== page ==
Matthew adds several other sayings (v. 25-30). But when he says at the beginning: “at that time Jesus gave an answer,” we do not even want to claim that he finally noticed that he was communicating sayings that had nothing at all to do with the presupposed occasion, for if he had formed this new approach for this purpose, in order to indicate the special independence of the following sayings, he would in no case have introduced the sayings as an answer without reporting that someone had gone out with a question. Everything is easily solved when we look at the scripture of Luke, which Matthew himself had in mind at that moment *) and now see that the two sayings that Matthew writes down C. 11, 25-27 are supposed to be an exclamation of Jesus, which he did on the occasion of the return and relation of the seven, Luk 10, 21-22. Matthew, as he reads it in Luke, cannot include this occasion, that Jesus “in that very hour was raptured in spirit and cried out,” since at this moment he cannot say anything about the return of the disciples – and of the seventy at that – and finds himself in a completely different situation; Nevertheless, he cannot refrain from making a paragraph and describing Jesus’ exclamation as such, namely, as a provoked one, and so he now comes to use a formula – “Jesus gave an answer” – which is motivated solely by the context of a foreign scripture. And “really, says de Wette, the saying Matth. 11, 25 clearly refers to the success which the sending of the seventy had had, so that Luke deserves the preference **).” If, on the other hand, we note that the Seventy report nothing at all in their travelogue about the reception their teachings received, Schleiermacher ***) replies: “Of course they told of the attachment of the lowly and of the adverse mood of the respected. But the situation is so bad that the Seventy not only report nothing about the mood of the people, but say nothing at all about the proclamation of the Gospel; for although they have nothing more to report to the Lord than the denial that “also” the demons are subject to them, it is clear that they speak only of the miraculous activity and report only that as the most important result of their journey, that “also” the possession as well as other diseases and ills have been cured by them.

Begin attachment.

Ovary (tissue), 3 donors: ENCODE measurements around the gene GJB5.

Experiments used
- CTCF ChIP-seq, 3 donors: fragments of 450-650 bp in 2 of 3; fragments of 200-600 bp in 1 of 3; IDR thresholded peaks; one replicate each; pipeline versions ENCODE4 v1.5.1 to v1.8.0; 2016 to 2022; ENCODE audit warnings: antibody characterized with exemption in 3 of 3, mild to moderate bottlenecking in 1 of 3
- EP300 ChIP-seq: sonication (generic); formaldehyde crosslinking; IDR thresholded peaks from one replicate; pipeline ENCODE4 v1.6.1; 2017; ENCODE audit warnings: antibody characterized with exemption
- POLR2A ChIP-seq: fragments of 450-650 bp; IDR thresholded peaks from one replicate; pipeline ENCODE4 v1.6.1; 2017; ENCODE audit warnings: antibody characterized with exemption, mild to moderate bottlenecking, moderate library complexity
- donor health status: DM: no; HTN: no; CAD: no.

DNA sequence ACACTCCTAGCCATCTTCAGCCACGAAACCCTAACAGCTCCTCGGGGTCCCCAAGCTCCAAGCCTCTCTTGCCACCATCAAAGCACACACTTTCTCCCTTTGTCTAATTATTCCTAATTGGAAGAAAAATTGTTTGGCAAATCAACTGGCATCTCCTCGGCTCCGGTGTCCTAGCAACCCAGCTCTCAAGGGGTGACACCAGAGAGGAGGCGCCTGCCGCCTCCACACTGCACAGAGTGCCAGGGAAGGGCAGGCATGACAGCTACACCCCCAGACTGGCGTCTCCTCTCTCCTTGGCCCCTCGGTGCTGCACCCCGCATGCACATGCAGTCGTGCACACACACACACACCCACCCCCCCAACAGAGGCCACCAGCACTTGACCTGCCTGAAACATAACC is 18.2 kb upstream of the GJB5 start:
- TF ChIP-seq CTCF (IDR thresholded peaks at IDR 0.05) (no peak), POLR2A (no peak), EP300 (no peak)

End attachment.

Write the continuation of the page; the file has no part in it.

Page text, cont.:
*) If one considers the Scriptures of Matthew alone, then one must of course come to assertions such as that of Frktzsche (on Matth, p. 412.): ex hac formula (v. 25.) colligas, Matthaeum de ratione temporis factis ipsis accommodandi vehementer esse sollicitum. The formula comes from this, quod scriptor antegressam quaestionem, quae responsum hujusmodi exigat, animo quidem finxerit, sed brevitatis causa omiserit.